Warner Home Video presents
The Barkleys of Broadway (1949)
Dinah Barkley: It's possible, you know, that Monsieur Barredout could see things in more that you don't appreciate.
Josh Barkley: Listen, kid, now don't get any silly notions in your head. You're a song and dance girl.- Ginger Rogers, Fred Astaire
Stars: Fred Astaire, Ginger Rogers
Other Stars: Oscar Levant, Billie Burke, Gale Robbins, Jacques Francois, George Zucco, Clinton Sundberg, Inez Cooper, Carol Brewster, Wilson Wood
Director: Charles Walters
MPAA Rating: Not Rated for (thematic content)
Run Time: 01h:48m:48s
Release Date: 2005-08-16
DVD ReviewAfter being separated for ten years, Fred Astaire and Ginger Rogers reunited for one last film. The Barkleys of Broadway is a more dramatic musical than their earlier pairings, coming in the glory of Technicolor from Arthur Freed's impressive musical department at MGM. Perhaps back in 1949 seeing Astaire and Rogers in Technicolor would have been a dazzling new sight for audiences, but all these years later I rather prefer their humble black-and-white comedy to this mixed bag of drama.
The two actors have aged since the 1930s and the story no longer follows the boy-meets-girl line of plotting. Josh and Dinah Barkley (Astaire and Rogers) are a married Broadway couple, racking up one hit musical comedy after another. However, while their careers are untouchable, the marriage is tearing apart at the seams. Josh's perfectionist direction diminished Dinah's independence, particularly in a devastating argument where he claims to have molded her out of clay. If you detect a bit of autobiography in this story, then you're correct. Astaire's notorious perfectionism never caused any serious problems with Rogers, though it certainly lends itself to this fictionalized tale.
As the Barkleys embark upon their newest play, Dinah is approached by the suave playwright, Jacques Barredout (Jacques Francois), and Josh becomes enamored by Dinah's understudy, Shirlene (Gale Robbins). Only through the intervention of their composer, the cynical womanizer Ezra Millar (Oscar Levant), do the two keep from tearing each other's throats out. However, Ezra's efforts are in vain, for Jacques offers Dinah a role in his upcoming drama and Josh explodes. The two separate and the rest of the film is dedicated to reuniting them.
The drama actually works quite well, with both Astaire and Rogers turning in convincing performances as the agitated stars. There are some impressive dance numbers, particularly the now famous They Can't Take That Away From Me and the comedic A Weekend in the Country. In fact, there's actually a fair amount of comedy, mostly provided by Levant's performance, that works well...on its own. The script, by Betty Comden and Adolph Green, never melds the comedy and drama together successfully. There are sharp, witty bits of dialogue and genuinely affecting scenes about the Barkleys, but they don't belong in the same movie.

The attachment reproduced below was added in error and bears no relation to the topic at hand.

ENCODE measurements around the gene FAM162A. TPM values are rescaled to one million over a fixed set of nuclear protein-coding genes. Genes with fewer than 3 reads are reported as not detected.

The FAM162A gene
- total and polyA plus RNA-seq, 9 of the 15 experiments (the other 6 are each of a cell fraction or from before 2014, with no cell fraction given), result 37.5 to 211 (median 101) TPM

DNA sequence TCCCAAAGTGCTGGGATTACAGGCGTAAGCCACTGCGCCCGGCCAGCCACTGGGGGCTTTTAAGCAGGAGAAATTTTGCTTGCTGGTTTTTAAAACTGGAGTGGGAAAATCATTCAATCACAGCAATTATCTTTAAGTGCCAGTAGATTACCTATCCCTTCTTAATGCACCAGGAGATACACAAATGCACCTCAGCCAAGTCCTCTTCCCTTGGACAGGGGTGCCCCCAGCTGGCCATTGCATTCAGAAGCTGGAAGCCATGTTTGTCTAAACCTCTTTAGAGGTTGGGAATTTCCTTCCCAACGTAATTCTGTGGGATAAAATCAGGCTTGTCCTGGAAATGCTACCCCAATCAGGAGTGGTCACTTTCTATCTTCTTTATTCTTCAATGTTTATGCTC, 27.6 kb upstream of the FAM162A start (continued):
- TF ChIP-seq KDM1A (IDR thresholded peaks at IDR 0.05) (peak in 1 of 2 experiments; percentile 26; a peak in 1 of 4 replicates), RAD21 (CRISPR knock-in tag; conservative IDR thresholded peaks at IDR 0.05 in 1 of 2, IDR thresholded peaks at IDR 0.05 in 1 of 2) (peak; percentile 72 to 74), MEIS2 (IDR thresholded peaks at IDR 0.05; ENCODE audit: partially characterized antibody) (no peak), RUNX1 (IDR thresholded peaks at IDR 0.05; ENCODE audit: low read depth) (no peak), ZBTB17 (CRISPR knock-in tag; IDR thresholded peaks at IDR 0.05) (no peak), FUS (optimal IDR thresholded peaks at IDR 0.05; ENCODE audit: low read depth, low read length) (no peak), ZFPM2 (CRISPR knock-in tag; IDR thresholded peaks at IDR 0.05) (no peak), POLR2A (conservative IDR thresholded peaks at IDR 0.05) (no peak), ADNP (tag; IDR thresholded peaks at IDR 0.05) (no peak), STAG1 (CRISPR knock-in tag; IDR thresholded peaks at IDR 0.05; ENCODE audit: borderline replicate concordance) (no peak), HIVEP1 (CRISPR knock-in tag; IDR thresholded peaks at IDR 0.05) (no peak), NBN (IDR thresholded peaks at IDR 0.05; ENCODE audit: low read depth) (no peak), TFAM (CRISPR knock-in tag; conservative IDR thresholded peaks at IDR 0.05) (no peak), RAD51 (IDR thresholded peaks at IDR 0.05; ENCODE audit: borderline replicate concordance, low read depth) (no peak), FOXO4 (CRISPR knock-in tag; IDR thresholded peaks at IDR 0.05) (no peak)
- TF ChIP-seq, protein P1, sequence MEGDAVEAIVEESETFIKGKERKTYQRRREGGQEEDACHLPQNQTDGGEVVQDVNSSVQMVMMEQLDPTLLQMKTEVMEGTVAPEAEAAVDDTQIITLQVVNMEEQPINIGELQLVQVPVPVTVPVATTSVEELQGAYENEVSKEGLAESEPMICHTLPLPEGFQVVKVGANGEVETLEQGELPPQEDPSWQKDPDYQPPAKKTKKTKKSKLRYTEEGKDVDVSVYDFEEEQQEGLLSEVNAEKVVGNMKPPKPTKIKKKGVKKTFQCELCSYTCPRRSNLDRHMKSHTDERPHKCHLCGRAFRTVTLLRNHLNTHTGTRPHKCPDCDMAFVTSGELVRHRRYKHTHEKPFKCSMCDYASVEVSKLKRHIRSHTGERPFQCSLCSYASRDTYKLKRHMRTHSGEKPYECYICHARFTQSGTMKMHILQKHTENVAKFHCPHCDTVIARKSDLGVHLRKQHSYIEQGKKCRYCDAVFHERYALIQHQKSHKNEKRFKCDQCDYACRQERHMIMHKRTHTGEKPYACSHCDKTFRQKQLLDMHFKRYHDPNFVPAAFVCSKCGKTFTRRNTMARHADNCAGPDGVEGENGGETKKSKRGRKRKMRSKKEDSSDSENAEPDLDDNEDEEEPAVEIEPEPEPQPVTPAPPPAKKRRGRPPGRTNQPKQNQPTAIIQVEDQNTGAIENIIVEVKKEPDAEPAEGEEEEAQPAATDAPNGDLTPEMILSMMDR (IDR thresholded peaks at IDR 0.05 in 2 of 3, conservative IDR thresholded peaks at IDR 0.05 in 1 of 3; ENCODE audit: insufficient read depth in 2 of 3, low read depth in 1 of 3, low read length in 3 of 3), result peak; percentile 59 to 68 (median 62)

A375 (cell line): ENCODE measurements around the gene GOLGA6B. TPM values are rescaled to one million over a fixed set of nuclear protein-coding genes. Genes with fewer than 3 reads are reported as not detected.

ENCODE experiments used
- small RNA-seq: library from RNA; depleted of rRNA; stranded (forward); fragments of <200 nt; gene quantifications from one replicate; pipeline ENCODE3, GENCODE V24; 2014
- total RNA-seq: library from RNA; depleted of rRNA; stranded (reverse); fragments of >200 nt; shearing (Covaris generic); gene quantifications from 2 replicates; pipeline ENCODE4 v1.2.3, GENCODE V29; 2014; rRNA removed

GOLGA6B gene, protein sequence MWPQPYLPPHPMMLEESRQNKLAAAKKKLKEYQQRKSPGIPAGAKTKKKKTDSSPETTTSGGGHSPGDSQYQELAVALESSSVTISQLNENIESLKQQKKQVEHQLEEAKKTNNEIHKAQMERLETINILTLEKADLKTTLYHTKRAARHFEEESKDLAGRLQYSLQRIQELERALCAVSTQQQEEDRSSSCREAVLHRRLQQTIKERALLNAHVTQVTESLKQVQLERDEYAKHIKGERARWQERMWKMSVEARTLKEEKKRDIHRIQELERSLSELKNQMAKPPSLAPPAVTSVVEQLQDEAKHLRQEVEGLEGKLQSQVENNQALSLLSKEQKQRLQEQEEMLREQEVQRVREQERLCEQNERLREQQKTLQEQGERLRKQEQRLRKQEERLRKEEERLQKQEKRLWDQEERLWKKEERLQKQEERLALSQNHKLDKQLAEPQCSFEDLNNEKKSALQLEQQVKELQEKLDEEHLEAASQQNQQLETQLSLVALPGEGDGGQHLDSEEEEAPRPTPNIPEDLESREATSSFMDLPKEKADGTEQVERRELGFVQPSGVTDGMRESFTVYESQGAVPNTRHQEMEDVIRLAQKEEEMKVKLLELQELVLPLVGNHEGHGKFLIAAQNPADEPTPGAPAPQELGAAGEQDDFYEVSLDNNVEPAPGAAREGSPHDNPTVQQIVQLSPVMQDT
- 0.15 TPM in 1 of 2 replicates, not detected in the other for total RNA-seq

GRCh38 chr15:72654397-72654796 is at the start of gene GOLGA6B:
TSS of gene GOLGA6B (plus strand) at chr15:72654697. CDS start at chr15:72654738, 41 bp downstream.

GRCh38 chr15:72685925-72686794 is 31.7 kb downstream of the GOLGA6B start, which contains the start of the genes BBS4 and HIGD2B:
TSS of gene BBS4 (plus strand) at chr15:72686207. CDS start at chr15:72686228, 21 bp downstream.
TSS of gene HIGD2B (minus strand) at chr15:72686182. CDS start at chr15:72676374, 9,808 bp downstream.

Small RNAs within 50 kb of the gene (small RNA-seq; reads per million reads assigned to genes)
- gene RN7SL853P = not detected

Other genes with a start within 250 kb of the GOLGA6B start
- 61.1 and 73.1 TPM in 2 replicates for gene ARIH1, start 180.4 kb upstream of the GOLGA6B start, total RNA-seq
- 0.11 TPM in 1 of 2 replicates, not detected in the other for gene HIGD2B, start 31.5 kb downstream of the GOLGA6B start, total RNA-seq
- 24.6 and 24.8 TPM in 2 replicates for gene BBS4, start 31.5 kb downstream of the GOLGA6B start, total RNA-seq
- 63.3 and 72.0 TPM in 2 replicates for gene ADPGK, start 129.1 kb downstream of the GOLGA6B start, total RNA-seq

The success of the movie is in its visuals, with the rich colors on Technicolor can provide. The dances are up to Astaire's usual standard of success as he and director Charles Walters, working with Robert Alton (who directed the musical numbers), make a thoroughly dazzling aesthetic. The highlight of the craftsmanship is easily Shoes With Wings On, in which Astaire dances with multiple pairs of shoes that take on a life of their own. Thematically it makes absolutely no sense to have the shoes dance all by themselves, but it sure looks sweet and Astaire's grace makes it work.
The problem with the movie is that it never decides whether it wants to be a pure drama with a few musical numbers, or a musical with a few dramatic scenes. The chemistry of Astaire and Rogers is still evident and works just as well as it did a decade earlier, but it's not enough to hide the misfire of the script. The Barkleys of Broadway is not a bad movie, but an anticlimactic resolution to one of America's greatest duos.
Rating for Style: B
Rating for Substance: C+
|Aspect Ratio||1.33:1 - Full Frame|
|Original Aspect Ratio||yes|
Image Transfer Review: The 1.33:1 Technicolor image looks very good, with rich, vivid colors from start to finish. Skin tones are accurate, detail is strong, and depth helps to create a filmlike look. Some print defects, such as cigarette burns, are noticeable but are minor and forgivable.
Image Transfer Grade: A-
Audio Transfer Review: The English mono mix preserves the original theatrical experience, with the musical numbers sounding elegant. There's a slight hiss during the second half, though it never gets loud enough to be a distraction. There's also a French mono mix available.
Audio Transfer Grade: B-
Disc ExtrasStatic menu with music
Scene Access with 28 cues and remote access
Subtitles/Captions in English, French, Spanish with remote access
1 Original Trailer(s)
Layers Switch: 01h:06m:39s
- Vintage Short Annie Was a Wonder—the complete 1948 short film.
- Classic Droopy Cartoon Wags to Riches—the complete 1940 animated short.
Following that is the 1948 short film Annie Was a Wonder (10m:50s). Depicting the life of a Swedish maid, the movie is a short drama/comedy who needs to decide whether she wants to go back to her homeland or stay in America and marry. The 1949 animated short Wags to Riches (07m:10s) is a Droopy the Dog movie. Droopy inherits a lot of money, but his fellow dog Spike tries to kill him and get the inheritance. It's just a collection of clever cartoon violence, but it is rather funny.
Extras Grade: B-
Final CommentsAlthough not as classic as their earlier work, The Barkleys of Broadway does have some nice moments in it. The image and sound transfers present the original material quite nicely and the extras make this a nice inclusion in the Astaire & Rogers Collection: Vol. 1.
Nate Meyers 2005-08-16